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Updated 5:30 PM November 12, 2004
 

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  Fauri Memorial Lecture
Children benefit from same-sex marriage, writer says


Allowing same-sex couples to marry legally would offer significant benefits to children in both gay and straight households, a Washington, D.C.-based author and journalist said Nov. 3 at the School of Social Work.
(Photo by Marcia Ledford, U-M Photo Services)

Children of married gay parents benefit directly from knowing that their future holds the prospect of marriage, said Jonathan Rauch, a correspondent for The Atlantic Monthly and a writer in residence at the Brookings Institution. In addition, children of married heterosexual parents benefit when they see marriage as the norm, he said.

"If a child sees that Mr. and Mrs. Smith, the neighbors to the left, are married, and that Mrs. and Mrs. Jones, the neighbors to the right, are married, and that the child's own parents are married—that, I think, sends a positive and reassuring message to children, about both the importance of marriage and the stability of their community," he said.

Rauch gave the Fedele F. and Iris M. Fauri Memorial Lecture, discussing his latest work, "Gay Marriage: Why It Is Good for Gays, Good for Straights, and Good for America," and the challenges and triumphs gay marriage can present to gay families and their children.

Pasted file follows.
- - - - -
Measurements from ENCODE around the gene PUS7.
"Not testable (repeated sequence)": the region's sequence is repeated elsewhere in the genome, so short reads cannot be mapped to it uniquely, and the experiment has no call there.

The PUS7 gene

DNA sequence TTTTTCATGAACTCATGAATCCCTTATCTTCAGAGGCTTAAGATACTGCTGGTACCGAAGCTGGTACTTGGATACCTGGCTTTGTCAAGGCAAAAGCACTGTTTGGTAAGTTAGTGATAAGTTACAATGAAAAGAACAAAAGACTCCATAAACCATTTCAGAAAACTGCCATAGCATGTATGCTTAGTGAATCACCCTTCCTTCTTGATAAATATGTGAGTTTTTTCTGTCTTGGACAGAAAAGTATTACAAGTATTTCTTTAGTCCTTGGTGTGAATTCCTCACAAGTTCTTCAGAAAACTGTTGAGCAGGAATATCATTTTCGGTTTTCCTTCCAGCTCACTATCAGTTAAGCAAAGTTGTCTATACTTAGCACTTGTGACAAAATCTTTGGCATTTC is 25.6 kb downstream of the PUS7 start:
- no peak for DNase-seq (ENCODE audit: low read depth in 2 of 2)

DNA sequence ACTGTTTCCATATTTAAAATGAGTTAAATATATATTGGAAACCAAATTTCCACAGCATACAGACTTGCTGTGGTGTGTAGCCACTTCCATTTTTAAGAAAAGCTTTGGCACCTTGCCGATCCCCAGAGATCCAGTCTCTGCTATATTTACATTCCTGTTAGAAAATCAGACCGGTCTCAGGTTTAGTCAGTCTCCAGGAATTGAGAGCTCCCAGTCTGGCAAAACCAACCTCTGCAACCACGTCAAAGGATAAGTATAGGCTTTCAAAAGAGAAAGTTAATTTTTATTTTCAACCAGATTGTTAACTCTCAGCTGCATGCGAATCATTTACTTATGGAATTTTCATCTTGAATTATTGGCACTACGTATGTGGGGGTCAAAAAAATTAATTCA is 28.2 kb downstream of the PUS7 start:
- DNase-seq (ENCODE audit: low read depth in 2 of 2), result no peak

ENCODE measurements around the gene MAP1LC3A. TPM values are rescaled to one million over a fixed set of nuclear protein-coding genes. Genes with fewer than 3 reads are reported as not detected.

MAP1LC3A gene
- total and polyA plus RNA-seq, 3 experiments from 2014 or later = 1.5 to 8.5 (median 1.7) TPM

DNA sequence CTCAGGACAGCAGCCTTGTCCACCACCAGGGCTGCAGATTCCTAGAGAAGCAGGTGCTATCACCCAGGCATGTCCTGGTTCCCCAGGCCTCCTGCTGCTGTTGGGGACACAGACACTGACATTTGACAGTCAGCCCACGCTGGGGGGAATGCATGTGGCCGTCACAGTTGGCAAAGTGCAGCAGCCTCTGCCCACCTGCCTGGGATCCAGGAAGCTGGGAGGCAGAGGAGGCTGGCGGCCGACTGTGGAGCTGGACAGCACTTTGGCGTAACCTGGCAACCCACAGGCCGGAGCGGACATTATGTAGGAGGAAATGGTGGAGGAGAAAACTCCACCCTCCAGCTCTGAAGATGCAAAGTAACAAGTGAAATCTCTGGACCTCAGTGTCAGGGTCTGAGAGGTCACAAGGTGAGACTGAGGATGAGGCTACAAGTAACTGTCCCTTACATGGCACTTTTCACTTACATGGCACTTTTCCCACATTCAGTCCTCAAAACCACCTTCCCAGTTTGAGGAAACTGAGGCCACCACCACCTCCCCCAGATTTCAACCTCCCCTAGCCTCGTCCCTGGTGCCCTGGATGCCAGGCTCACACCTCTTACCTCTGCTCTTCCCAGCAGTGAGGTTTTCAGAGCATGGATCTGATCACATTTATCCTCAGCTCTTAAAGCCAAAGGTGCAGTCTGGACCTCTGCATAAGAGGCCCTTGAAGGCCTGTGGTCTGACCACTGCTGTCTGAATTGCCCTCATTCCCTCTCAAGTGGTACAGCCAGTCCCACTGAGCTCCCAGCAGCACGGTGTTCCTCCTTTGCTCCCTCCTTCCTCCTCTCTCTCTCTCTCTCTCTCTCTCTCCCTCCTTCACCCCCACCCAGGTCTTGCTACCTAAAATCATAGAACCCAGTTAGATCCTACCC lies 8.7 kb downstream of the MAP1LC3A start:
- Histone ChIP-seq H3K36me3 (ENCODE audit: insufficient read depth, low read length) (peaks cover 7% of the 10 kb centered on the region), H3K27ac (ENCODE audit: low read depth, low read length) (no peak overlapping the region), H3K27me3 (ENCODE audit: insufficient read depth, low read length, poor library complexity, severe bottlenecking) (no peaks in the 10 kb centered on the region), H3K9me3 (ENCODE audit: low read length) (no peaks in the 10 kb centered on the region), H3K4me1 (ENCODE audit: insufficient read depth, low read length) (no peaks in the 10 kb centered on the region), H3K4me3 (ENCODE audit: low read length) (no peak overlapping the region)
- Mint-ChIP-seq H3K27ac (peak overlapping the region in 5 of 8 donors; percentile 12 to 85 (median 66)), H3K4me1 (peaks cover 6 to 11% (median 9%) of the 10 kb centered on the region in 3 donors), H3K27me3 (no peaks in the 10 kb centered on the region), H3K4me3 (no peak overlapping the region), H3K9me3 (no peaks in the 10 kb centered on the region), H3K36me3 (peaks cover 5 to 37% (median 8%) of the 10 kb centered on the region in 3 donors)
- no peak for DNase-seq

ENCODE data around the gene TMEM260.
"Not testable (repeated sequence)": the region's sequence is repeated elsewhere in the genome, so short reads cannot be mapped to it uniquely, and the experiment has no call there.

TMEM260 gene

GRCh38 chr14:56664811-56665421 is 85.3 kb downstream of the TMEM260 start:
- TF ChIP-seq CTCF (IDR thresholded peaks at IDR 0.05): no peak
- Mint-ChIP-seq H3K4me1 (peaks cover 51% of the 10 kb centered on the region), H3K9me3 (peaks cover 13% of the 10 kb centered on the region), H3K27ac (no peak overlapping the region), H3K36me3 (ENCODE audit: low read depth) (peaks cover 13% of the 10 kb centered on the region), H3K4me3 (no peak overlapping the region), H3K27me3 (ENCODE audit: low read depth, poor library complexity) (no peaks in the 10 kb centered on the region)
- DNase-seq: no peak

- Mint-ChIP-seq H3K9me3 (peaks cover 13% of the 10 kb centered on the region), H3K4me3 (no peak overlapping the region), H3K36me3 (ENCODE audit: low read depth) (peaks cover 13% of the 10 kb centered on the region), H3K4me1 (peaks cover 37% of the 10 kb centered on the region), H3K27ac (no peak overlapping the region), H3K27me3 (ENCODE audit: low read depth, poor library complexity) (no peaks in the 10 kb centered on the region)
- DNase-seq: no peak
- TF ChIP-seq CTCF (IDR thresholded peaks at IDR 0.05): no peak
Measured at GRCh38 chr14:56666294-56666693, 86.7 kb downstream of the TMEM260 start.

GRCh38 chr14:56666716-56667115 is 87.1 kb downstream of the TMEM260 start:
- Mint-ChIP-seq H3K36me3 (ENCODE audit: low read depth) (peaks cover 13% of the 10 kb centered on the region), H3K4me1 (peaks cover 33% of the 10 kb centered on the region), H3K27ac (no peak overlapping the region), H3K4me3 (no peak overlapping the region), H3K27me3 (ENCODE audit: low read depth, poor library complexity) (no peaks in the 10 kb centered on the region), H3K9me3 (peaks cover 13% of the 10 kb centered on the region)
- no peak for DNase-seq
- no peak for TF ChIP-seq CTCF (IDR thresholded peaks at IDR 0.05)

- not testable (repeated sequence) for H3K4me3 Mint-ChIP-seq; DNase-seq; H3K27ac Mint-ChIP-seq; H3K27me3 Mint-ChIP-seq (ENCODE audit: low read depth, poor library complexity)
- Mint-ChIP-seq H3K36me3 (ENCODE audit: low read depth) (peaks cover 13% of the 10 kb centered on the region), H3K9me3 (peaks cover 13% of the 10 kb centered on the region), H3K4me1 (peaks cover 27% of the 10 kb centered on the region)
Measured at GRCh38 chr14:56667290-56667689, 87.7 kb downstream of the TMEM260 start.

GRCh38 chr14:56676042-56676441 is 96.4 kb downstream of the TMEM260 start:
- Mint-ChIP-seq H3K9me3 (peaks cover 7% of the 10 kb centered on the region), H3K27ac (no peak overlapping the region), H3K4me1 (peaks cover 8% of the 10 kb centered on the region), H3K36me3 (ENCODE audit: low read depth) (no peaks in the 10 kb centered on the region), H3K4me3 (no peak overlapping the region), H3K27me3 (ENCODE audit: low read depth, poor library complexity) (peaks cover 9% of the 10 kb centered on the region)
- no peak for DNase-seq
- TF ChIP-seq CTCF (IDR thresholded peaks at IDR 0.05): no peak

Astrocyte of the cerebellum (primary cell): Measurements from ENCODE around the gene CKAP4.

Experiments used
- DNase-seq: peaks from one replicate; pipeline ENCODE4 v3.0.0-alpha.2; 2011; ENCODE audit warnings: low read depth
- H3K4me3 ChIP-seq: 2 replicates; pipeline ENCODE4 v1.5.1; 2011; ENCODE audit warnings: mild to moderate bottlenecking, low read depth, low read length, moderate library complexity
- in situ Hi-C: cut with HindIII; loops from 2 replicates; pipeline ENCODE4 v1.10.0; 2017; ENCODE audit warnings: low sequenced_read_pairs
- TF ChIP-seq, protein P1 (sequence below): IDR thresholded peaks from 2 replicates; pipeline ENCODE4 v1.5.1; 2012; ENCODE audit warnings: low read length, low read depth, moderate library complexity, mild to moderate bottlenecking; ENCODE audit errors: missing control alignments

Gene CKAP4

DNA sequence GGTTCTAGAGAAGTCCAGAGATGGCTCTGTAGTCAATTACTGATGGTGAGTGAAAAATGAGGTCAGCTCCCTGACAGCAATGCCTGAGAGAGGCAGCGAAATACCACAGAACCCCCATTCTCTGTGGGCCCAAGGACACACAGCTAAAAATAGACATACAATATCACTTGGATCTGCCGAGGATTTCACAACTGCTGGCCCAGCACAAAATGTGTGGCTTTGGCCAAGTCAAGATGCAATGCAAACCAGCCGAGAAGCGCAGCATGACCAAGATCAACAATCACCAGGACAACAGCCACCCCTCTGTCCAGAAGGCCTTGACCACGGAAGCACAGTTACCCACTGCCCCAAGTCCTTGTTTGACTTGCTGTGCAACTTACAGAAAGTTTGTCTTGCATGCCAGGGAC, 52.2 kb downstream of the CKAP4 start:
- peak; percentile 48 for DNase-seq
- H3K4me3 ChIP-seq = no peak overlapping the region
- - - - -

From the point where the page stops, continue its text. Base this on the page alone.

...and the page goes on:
His visit occurred a day after voters approved state constitutional amendments banning same-sex marriage in all 11 states where the measures were on the ballot, including Michigan. Rauch, who is gay, said the overwhelming defeat left him feeling as if he were "worked over by loan sharks in an alley."

Millions of gay Americans, he said, have been denied access to one of life's important institutions.

"Marriage makes people happier, healthier and financially more secure; and, even for those who do not choose marriage, the prospect of marriage shapes and guides life in stabilizing and maturing ways," he said.

According to the U.S. Census Bureau, in 2000 there were at least 160,000 same-sex couple households with children. The figure is likely an undercount, Rauch said, but those children would benefit directly from same-sex marriage.

Marriages are more durable than cohabitations, and they create a stable and committed environment for children, he said. Also, marriage is likely to bring more social acceptance of gay couples.

"That, too, would almost certainly be good for such couples' children," Rauch said. "It would give them a more supportive and less stressful environment."

Rauch said he is working with U-M professor William Meezan, who is his cousin, on a paper that examines same-sex parenting. Meezan, the Marion Elizabeth Blue Professor of Social Work, found no evidence that children raised by same-sex couples suffer from emotional, social or cognitive disadvantages.

"If same-sex marriage helps [children] find secure two-parent homes, that seems like a good thing," Rauch said.

If the U.S. Constitution were amended to forbid same-sex marriage, the repercussions would not benefit marriage, Rauch added. Banning same-sex marriage ensures that all same-sex couples with children will raise their kids out of wedlock. This is not a way to reconnect marriage with childrearing, he said.

"How important can marriage be for children if some children's parents are forbidden to marry?" he asked.

The lecture is presented annually in recognition of former vice president for state relations and planning and School of Social Work dean Fedele F. Fauri and his wife. His leadership and accomplishments in the field of child welfare spanned nearly 50 years.

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